Internet Regulation Updater
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The European Parliament voted in favour of the Compromise Text of the EU AI Act on 11 May 2023. The plenary vote is expected to take place in mid-June, which will commence the EU’s trilogue process (i.e. the three-way discussion between the European Parliament, Commission and Council). It is anticipated that this process will be concluded, and the AI Act passed, around the end of 2023 or beginning of 2024. When passed, a transition period will begin.
In the meantime, the Compromise Text expressly includes the recent addition to the High Risk systems category (Annex 3) of recommender systems of Very Large Online Platforms (VLOPs). A number of VLOPs have recently been designated under the Digital Services Act (DSA) and are required to produce a systemic risk assessment (which includes consideration of recommender systems) by 25 August 2023. VLOPs are required to implement risk mitigation measures after conducting such risk assessment and are also subject to an annual external audit requirement to assess their compliance with DSA obligations.
This addition to the AI Act underscores the EU’s focus on AI and algorithmic systems as key risks that need to be managed. The Compromise Text to the AI Act sits alongside the recent stand-up of the European Centre for Algorithmic Transparency (ECAT) and draft DSA audit rules which also call-out the need for specific audit of AI/algorithms. Indeed, AI and algorithms are the topic of recent and in-flight body of EU internet and digital regulation and are increasingly a significant focus area of global policy makers. Having a holistic approach to risk management of AI and algorithms and an understanding of the breadth of the implications across the developing regulatory landscape is key to effectively mitigating risk, ensuring compliance and navigating this complex area at the intersection of emerging technology and legislative change.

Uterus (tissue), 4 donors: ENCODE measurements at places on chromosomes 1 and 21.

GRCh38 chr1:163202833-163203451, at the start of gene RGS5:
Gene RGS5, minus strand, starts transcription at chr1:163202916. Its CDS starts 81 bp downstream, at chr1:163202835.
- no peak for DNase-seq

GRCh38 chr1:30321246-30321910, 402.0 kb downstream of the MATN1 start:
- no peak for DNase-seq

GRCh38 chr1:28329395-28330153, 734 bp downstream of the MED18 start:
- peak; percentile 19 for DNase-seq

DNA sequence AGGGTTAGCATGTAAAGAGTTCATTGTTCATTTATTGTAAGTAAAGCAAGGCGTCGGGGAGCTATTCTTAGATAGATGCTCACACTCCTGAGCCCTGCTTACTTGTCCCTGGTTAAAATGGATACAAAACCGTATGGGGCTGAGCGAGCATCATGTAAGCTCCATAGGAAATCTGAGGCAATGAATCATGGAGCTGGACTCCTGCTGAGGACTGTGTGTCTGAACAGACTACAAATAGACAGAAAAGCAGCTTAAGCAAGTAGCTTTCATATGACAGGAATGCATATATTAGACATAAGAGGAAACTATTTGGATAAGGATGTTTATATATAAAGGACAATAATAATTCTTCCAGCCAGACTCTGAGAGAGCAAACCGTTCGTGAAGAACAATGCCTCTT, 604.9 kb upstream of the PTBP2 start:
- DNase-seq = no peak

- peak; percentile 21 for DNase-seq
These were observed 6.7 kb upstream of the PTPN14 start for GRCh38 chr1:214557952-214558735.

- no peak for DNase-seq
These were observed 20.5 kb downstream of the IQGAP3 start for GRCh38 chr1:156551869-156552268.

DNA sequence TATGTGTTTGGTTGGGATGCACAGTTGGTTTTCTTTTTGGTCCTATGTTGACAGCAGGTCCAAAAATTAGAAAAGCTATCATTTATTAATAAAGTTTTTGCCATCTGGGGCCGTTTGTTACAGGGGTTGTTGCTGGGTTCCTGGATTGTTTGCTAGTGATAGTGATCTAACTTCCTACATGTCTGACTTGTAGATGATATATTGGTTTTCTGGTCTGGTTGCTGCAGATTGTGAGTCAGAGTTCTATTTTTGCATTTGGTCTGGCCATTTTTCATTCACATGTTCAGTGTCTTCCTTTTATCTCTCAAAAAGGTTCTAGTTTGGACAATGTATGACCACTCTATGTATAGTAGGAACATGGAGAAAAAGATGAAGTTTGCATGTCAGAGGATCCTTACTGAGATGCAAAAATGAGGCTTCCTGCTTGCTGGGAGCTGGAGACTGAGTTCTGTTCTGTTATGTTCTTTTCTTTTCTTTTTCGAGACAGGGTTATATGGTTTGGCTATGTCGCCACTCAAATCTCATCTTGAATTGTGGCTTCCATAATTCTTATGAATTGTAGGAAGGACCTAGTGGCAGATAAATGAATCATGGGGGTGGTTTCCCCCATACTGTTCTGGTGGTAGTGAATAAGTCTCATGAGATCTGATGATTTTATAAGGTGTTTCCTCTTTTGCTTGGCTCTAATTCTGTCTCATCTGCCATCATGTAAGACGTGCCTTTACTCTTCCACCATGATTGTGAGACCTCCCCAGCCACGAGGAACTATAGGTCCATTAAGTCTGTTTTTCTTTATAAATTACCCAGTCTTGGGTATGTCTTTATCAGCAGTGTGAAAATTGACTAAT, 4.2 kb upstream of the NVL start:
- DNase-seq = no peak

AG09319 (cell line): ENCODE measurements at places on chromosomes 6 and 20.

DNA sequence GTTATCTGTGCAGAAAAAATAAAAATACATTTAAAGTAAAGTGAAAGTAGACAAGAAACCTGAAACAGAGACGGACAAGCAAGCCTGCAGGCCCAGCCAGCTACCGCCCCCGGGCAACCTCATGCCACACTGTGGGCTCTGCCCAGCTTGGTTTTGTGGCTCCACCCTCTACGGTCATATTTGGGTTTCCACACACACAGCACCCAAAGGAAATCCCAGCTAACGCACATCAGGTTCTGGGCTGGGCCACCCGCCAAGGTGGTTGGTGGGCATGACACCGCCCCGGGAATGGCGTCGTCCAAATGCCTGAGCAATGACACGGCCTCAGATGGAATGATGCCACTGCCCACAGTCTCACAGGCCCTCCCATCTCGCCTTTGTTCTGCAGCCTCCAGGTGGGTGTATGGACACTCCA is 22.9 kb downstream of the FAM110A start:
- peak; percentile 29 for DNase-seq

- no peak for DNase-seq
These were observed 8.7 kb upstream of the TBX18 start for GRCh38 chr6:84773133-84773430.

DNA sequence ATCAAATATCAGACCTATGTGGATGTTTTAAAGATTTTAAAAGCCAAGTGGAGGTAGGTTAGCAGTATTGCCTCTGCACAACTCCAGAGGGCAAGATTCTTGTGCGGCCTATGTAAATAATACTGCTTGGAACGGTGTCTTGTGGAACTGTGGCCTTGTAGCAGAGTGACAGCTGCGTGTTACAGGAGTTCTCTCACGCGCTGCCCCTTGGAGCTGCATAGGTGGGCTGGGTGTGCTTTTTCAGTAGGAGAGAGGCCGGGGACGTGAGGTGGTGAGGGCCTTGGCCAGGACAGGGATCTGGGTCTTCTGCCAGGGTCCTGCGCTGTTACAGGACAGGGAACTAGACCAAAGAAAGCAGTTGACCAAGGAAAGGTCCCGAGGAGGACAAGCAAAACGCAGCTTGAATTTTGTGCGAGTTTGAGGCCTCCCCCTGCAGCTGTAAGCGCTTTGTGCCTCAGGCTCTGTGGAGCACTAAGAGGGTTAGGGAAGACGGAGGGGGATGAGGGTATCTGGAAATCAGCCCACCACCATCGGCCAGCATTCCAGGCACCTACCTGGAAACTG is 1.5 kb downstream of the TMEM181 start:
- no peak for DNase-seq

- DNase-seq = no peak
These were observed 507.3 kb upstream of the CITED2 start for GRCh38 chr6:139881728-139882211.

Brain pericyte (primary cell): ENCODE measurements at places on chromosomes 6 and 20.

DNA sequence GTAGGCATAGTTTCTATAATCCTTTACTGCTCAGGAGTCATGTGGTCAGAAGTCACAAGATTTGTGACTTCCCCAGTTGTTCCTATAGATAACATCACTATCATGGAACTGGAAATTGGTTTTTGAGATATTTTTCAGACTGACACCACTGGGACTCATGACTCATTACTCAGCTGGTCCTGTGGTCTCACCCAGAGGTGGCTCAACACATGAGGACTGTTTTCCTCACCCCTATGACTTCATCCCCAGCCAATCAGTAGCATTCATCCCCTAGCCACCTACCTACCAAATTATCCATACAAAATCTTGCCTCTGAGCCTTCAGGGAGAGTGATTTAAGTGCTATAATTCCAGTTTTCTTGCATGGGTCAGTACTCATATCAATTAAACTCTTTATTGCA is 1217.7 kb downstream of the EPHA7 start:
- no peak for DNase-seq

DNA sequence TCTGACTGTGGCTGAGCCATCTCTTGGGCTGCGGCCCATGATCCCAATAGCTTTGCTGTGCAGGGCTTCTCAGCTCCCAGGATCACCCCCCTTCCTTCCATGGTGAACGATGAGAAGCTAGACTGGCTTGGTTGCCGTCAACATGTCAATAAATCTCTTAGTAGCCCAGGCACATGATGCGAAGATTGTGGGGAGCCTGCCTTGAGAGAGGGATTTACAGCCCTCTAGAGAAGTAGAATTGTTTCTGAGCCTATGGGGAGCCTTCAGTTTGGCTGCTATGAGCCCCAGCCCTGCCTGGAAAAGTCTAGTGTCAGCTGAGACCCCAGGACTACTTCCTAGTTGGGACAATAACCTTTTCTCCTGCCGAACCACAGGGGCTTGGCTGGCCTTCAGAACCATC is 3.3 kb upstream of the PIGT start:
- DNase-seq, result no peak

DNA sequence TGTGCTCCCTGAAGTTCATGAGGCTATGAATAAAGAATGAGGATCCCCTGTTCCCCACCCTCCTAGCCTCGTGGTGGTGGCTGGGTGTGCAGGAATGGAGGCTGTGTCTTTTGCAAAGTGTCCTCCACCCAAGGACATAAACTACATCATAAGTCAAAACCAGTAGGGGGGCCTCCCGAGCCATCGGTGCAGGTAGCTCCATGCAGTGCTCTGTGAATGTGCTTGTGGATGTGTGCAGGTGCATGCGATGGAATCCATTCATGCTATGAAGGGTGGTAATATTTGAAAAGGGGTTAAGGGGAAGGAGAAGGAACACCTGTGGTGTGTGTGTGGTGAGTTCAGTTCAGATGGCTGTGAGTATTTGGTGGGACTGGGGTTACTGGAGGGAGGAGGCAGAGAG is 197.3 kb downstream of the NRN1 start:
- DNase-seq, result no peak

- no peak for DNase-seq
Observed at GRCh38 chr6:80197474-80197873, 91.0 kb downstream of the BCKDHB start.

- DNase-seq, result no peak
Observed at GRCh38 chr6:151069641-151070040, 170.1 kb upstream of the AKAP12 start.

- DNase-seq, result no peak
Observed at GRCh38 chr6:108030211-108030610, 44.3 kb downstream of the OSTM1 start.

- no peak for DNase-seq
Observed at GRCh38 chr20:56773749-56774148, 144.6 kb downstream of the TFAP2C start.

What are the changes to the draft AI Act?
Rationale for inclusion:
- The Compromise Text states that given the number of users of social media platforms, their use can strongly influence “safety online, the shaping of public opinion and discourse, election and democratic processes and societal concerns”. Accordingly, legislators have now included AI recommender systems used by social media platforms that are designated as VLOPs (under the DSA) as being subject to the AI Act. This means that such VLOPs will be required to comply with obligations under the AI Act regarding technical requirements on data governance, technical documentation and traceability, transparency, human oversight, accuracy and robustness.
Overlap with DSA:
- The recitals of the AI Act indicate that compliance with the AI Act should enable VLOPs to comply with their broader risk assessment and risk mitigation obligations in Article 34 and 35 of the DSA.
In this respect, this presents an opportunity for regulators and courts to streamline their approach in assessing risk and compliance by VLOPs under the AI Act and Article 34 and 35 of the DSA, which in turn would likely simplify this area of regulatory compliance for VLOPs. However, the extent to which this prevents overlap and regulatory fragmentation regarding obligations for VLOPs under the DSA remains to be seen in practice.
- The recitals of the AI Act also suggest that the authorities designated under the DSA should act as enforcement authorities for enforcing the AI recommender systems provisions under the AI Act.
From a practical standpoint for VLOPs, this may mean that the DSA Compliance Officer has a role in regulatory engagement regarding the AI Act.
It’s all about risk:
- An important compromise to be aware of is that legislators have now included an additional requirement before a system is considered as “high-risk” under the AI Act (i.e. being on the Annex 3 list is not enough per se). The system must also “pose a significant risk of harm to the health, safety or fundamental rights of natural persons.” (Art 6(2) of the AI Act).
For VLOPs and AI recommender systems (and AI generally) this all therefore comes back to the risk assessment.
If you would like to speak to the Deloitte team supporting clients on complying with fast-paced global internet regulation, please contact:
Joey Conway, Internet Regulation Partner, Legal Lead
Nick Seeber, Global Internet Regulation Lead
Mark Cankett, Regulatory Assurance Partner, Global Lead for Algorithm and AI Assurance
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